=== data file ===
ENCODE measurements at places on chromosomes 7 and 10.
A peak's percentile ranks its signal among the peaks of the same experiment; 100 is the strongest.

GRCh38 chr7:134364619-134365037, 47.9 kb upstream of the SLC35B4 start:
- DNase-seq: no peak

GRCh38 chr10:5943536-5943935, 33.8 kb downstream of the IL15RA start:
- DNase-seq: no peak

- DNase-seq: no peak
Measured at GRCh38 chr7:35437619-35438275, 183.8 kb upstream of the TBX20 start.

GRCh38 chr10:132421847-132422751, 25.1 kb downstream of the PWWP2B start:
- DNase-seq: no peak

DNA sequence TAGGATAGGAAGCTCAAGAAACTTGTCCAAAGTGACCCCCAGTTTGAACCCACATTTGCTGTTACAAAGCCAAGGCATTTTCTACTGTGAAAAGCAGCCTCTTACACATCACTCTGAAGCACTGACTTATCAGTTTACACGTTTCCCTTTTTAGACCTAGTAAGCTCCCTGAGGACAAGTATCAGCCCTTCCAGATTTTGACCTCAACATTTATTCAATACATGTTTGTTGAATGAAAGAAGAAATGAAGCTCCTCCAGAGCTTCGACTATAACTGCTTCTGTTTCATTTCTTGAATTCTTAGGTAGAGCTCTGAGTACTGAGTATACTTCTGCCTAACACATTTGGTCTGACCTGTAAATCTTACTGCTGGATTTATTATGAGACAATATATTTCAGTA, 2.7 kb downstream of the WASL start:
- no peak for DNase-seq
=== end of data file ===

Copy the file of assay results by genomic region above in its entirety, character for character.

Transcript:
ENCODE measurements at places on chromosomes 7 and 10.
A peak's percentile ranks its signal among the peaks of the same experiment; 100 is the strongest.

GRCh38 chr7:134364619-134365037, 47.9 kb upstream of the SLC35B4 start:
- DNase-seq: no peak

GRCh38 chr10:5943536-5943935, 33.8 kb downstream of the IL15RA start:
- DNase-seq: no peak

- DNase-seq: no peak
Measured at GRCh38 chr7:35437619-35438275, 183.8 kb upstream of the TBX20 start.

GRCh38 chr10:132421847-132422751, 25.1 kb downstream of the PWWP2B start:
- DNase-seq: no peak

DNA sequence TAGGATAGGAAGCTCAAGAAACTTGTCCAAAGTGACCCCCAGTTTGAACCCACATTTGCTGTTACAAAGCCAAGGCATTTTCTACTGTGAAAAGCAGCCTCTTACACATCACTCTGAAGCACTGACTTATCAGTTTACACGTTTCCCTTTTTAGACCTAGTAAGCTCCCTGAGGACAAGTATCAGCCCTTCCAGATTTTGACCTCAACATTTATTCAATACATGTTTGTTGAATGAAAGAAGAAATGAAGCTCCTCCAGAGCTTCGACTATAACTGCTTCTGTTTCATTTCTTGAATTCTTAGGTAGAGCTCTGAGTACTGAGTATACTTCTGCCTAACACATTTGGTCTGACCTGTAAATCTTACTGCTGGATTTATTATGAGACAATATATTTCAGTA, 2.7 kb downstream of the WASL start:
- no peak for DNase-seq